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Linguistics 051

Proto-Indo-European Language and Society:

Kinship Terminology

Rolf Noyer
Kinship Terms
PIE has a full set of ordinary kinship terms referring to close family
FATHER: *p-h₂ter- (ordinary word); *g̑enh₁-tor- ‘procreator’ (PROGENITOR)
DAD, PAPA: *tat-, *at-, *papa
MOTHER: *má-h₂ter- (ordinary); g̑enh₂-tr-ih₂- ‘procreatrix’
MOM, NANA: *n-h₂em-, *h₂em, *m-h₂em, *h₂akk-eh₂
SON: *suH-nú-s, *suH-iú-s, DAUGHTER: *dʰug̑-h₂ter-
BROTHER: *bré-h₂ter-, SISTER: suésor-

Additional words for grandparents and grandchildren can be reconstruct-

ed. For the purpose of cultural reconstruction the way in which more dis-
tant kinship relations are expressed may be illuminating.
‘Omaha’ system of kinship terminology equates certain roles which are
held distinct in English — often equated with patrilineal/patrilocal society:
father = paternal uncle [indicated for PIE] (older male relative)
mother = maternal aunt
brother/sister = children of paternal uncle or maternal aunt
maternal grandfather = maternal uncle [probably not PIE]
children of maternal grandfather = children of maternal uncle

It’s unclear if PIE had a tendency towards Omaha system organization or

whether this emerged later in Balto-Slavic, Germanic and Italo-Celtic.

From the point of view of the woman marrying to husband’s family.
Individuals in black would not have been part of the household.
| | |
HuFaBrWi=HuFaBr HuFaSi HuFa =HuM Fa=Mo
*suékuros ̑
*suekruh₂s |
________________|_________ |
| | | |
HuBrWi=HuBr (HuSi) Husband = Self
*h₁ienh₂ter- *daih₂wér- *g̑l ̥h₃-uo-s *h₂nér- |
| |
SoWi=So Da =DaHu
| |
SoSoWi=SoSo SoDaHu=SoDa
From the point of view of the man bringing a woman into his family.
Individuals in black would not have been part of the family.
| | |
FaFaBrWi=FaFaBr FaFaSi FaFa=FaMo MoFa =MoMo
______________________________|__ ______________|________
| | | | | |
FaBrWi=FaBr (FaSi) Fa= Mo MoBr MoSi
*ph₂truios ? *ph₂ter- | *mah₂ter- ? *mah₂truh₂-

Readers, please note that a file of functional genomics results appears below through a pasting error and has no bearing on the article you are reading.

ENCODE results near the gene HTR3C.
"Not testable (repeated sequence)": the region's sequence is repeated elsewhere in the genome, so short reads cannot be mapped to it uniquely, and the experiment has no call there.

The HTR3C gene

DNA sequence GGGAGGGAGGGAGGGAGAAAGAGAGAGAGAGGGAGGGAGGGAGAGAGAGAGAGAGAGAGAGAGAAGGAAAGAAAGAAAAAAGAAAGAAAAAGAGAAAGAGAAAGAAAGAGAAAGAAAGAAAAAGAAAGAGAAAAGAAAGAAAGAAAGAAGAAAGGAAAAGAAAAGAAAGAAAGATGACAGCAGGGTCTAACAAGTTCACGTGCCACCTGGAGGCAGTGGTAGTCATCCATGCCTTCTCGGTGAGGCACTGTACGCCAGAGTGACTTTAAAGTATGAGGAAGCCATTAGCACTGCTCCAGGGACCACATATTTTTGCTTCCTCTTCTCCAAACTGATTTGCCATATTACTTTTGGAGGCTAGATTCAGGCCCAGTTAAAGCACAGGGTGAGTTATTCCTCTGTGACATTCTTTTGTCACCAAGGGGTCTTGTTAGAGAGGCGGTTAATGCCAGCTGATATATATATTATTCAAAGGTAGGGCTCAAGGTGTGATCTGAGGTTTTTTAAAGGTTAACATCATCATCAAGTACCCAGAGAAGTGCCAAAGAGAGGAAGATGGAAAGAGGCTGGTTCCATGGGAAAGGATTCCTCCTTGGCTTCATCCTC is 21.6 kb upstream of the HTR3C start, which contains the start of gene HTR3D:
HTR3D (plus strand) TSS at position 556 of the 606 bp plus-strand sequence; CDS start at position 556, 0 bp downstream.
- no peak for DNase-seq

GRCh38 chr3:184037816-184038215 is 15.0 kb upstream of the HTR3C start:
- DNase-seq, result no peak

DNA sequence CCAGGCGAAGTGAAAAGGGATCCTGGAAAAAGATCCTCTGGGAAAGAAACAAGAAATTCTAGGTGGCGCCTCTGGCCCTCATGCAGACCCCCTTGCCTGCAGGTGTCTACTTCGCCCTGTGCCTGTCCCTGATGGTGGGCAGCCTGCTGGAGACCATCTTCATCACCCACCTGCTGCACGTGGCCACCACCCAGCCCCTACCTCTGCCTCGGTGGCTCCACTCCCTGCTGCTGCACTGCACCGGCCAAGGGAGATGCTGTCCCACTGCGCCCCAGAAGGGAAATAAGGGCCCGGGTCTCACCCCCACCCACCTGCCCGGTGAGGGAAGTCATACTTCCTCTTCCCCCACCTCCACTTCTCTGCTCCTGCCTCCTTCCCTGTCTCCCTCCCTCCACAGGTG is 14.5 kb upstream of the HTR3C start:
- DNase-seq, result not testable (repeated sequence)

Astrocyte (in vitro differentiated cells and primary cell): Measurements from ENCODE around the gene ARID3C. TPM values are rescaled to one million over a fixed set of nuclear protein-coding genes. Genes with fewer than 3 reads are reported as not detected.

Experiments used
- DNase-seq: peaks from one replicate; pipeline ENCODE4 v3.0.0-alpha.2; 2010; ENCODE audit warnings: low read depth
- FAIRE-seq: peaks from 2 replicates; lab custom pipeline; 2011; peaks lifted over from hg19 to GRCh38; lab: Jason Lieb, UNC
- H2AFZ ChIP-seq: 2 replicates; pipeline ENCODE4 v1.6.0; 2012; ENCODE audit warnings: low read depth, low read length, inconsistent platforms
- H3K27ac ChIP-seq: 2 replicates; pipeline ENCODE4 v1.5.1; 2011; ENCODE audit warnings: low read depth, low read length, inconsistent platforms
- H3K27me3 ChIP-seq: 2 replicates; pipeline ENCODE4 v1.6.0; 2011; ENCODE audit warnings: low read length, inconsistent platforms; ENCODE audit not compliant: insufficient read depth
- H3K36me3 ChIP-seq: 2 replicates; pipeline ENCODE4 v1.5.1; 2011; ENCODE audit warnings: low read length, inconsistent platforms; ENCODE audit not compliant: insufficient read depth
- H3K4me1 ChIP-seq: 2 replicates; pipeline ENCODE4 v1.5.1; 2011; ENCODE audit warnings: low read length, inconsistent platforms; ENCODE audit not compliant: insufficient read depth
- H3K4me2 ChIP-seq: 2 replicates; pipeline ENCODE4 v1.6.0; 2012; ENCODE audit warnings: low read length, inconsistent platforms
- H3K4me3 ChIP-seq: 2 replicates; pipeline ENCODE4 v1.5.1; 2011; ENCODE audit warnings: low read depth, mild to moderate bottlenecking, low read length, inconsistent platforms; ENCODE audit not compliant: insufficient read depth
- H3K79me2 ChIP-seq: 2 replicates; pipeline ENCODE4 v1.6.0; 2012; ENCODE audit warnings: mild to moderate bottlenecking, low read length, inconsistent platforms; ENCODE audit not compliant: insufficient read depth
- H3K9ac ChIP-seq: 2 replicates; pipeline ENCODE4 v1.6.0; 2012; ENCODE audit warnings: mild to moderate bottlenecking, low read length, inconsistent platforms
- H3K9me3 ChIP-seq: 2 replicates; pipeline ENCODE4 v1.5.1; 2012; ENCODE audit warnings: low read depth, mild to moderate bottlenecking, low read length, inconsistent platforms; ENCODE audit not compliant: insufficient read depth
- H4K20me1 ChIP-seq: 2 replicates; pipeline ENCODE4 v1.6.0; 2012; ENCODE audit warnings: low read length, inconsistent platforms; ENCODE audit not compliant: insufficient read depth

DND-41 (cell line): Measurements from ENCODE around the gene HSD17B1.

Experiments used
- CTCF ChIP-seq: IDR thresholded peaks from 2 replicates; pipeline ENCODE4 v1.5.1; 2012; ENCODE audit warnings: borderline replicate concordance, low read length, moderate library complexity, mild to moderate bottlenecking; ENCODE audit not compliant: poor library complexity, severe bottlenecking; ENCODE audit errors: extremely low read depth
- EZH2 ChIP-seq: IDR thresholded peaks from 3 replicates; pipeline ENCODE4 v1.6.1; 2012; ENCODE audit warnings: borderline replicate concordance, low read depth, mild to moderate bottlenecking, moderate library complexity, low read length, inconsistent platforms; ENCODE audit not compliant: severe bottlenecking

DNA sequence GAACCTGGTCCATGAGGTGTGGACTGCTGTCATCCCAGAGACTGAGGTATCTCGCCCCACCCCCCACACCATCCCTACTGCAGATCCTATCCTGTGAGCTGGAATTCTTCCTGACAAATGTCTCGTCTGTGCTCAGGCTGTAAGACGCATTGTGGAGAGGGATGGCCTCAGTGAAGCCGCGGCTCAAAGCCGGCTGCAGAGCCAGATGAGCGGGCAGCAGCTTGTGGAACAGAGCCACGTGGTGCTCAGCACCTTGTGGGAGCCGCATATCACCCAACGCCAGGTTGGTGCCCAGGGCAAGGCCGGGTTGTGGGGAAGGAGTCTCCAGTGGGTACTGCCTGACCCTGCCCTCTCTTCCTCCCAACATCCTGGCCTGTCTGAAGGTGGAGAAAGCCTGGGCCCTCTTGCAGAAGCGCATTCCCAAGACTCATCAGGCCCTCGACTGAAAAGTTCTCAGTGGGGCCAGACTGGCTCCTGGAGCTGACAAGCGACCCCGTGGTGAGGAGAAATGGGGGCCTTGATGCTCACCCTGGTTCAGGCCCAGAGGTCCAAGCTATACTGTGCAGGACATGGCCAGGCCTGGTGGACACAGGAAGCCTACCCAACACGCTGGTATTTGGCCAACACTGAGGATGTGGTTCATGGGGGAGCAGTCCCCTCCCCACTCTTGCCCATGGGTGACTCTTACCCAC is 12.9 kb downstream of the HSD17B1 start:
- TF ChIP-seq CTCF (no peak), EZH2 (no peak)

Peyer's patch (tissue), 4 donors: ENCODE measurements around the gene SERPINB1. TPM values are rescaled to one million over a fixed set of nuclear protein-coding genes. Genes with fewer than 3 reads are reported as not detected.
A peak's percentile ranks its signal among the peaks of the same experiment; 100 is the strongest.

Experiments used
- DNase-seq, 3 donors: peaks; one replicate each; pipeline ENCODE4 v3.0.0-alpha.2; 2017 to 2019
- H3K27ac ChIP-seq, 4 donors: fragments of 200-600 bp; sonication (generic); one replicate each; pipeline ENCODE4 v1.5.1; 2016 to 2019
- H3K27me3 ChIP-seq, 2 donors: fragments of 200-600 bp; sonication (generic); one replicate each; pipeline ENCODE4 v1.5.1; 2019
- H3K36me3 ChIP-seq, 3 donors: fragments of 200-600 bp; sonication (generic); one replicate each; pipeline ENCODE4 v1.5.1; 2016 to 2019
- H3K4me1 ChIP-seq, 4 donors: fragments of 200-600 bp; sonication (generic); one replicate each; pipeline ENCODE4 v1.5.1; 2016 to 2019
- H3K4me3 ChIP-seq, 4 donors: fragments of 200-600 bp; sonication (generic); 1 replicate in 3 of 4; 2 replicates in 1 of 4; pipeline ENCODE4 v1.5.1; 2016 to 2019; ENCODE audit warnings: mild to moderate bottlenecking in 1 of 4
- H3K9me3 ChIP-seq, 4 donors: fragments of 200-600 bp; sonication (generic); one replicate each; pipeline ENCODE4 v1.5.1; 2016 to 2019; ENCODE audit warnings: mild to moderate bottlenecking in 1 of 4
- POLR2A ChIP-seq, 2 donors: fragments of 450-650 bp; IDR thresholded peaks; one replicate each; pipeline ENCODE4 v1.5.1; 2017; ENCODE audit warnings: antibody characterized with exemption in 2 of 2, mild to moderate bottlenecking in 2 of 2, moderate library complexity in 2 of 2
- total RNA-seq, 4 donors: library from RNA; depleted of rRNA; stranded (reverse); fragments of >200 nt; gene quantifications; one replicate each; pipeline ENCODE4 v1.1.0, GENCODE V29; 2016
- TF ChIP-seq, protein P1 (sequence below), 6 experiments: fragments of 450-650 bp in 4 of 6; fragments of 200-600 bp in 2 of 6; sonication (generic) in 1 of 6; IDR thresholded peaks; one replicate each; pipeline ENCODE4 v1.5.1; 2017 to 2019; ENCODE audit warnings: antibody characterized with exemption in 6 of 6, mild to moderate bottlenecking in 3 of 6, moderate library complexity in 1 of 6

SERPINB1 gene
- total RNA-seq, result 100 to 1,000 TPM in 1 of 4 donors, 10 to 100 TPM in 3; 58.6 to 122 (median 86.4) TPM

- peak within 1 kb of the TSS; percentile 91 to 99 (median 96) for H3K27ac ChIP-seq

____________________________ |___________________
| | ┌───┬───┐ |
BrWi=Br self=Wi WiBr WiSi Si = SiHu
*snusós *bréh₂ter *gʷenh₂ ?suēḱ uros̑ ? *suesor- *g̑emHros
| |
SoWi=So DaHu= Da
*snusós *suHnús *g̑omHter *dʰugh₂ter
grandson = sister’s child (nephew) ?

The ‘grandson = sister’s child (nephew)’ equation can be seen in

*nep-ōt- ‘grandson’ (> ‘nephew’ — only sister’s daughter)

*nep-t-ih₂ ‘granddaughter’ (> ‘neice’ — brother’s daughter)

L neptis ‘granddaughter, any female descendant’
> in Imperial era also ‘niece’: cf. Sp nieto, Fr neveu
OE nift ‘niece, granddaughter, step-daughter’

≠ ? *suesr-ios ‘sister’s son’ or ‘mother’s brother’

Terms for relatives of one’s father or husband
These are speci&c and numerous.

*h₂euh₂-o-s ‘father’s father’ (L avus, Sp ab-uelo)

*p-h₂tr-ōu-s, *p-h₂tr-u-io-s ‘father’s brother; male relative of one’s father’
*snus-ó-s ‘brother’s wife’ = ‘son’s wife’ (Sp nuera)
*nep-ōt-s ‘brother’s son’ = ‘grandson’ (Sp nieto)
*daih₂wér- ‘husband’s brother’ (L lēvir)
*h₁ien-h₂ter- ‘husband’s brother’s wife’
*g̑l ̥h₃-uo-s ‘husband’s sister’
*suék-ur-o-s ‘husband’s father’ (Sp suegro)
*suek-r-úh₂-s ‘husband’s mother’
Terms for relatives of one’s mother, wife or daughter, and for ‘father’s sis-
ter’ are often not securely reconstructible, if at all, or are non-speci&c:

? = ‘father’s father’ ‘mother’s father’

? *h₂euh₂- ‘mother’s brother’
? *h₂euh₂-ih₂ ‘mother’s mother’
*ma-h₂tr-uh₂ ‘mother’s sister’
? ‘father’s sister’
*g̑emH-ro-s ‘sister’s husband’ (derivative of *g̑emH- ‘marry’)
*g̑omH-ter- ‘daughter’s husband’ (= ‘marrier’)
= ‘husband’s father’ ‘wife’s father’
? *suek-ur-ó-s ̑
‘wife’s brother’ (cf. *suék-ur-os ‘husband’s father’)

*h₂ued(h₂)- ‘to marry (a woman)’ > WED, Skt vadʰū-́

*g̑emH- ‘to marry (a woman)’, γαµέω (GAMETE)

In a patrilocal system the groom literally ‘led away’ the bride from her
family to his. To express ‘get married’ from the woman’s point of view it
was necessary to use a middle-passive form of the same verbs.

*g̑emH-o-ter- ‘marrier’ > ‘son-in-law’ Skt jāmātar-

*g̑mH-ró-s ‘marrier’ > ‘son-in-law’ γαµβρός

Husband and Wife
Basic words for ‘husband’and ‘wife’ (*h₂nér- ἀνήρ cf. ANDRO-, *gʷenh₂- γυνή,
cf. QUEEN) are identical to those for ‘man’ and ‘woman’ generally.
In a large household (*dóm(h₂)-o-s L domus, cf. DOMICILE) the eldest male
would be the ‘master of the house’ (*pot-i-s πόσις, *dém-s-pot-i-s >
δεσπότης cf. DESPOT) and his wife the ‘lady of the house’ (*pot-n-ih₂ >
In the larger unit of ‘clan’ (*uoik-̑ > οἴκος ‘household’, cf. ECONOMY) the
leader was ‘lord of the clan’: *uik-pot- ̑
or *uik-ā-pot-
If the *potis died, his eldest son became *potis. But a WIDOW (*uideu-eh₂)
remained *potnia after her husband’s death.
Others in the ‘family’

*h₃orbʰ-o-s ORPHAN:ὀρφανός, L orbus, Arm orb; OCS rabŭ ‘servant’

< *h₃erbʰ- ‘to change status’ > H [harp-]

?*parik-eh₂ concubine: MIr aireach ‘(type of) concubine’, Av pairikā

‘demonic courtesan’

*iem-o-s twin: L geminus (GEMINI), Skt yamá-

The concept of ‘twins’ was very important in PIE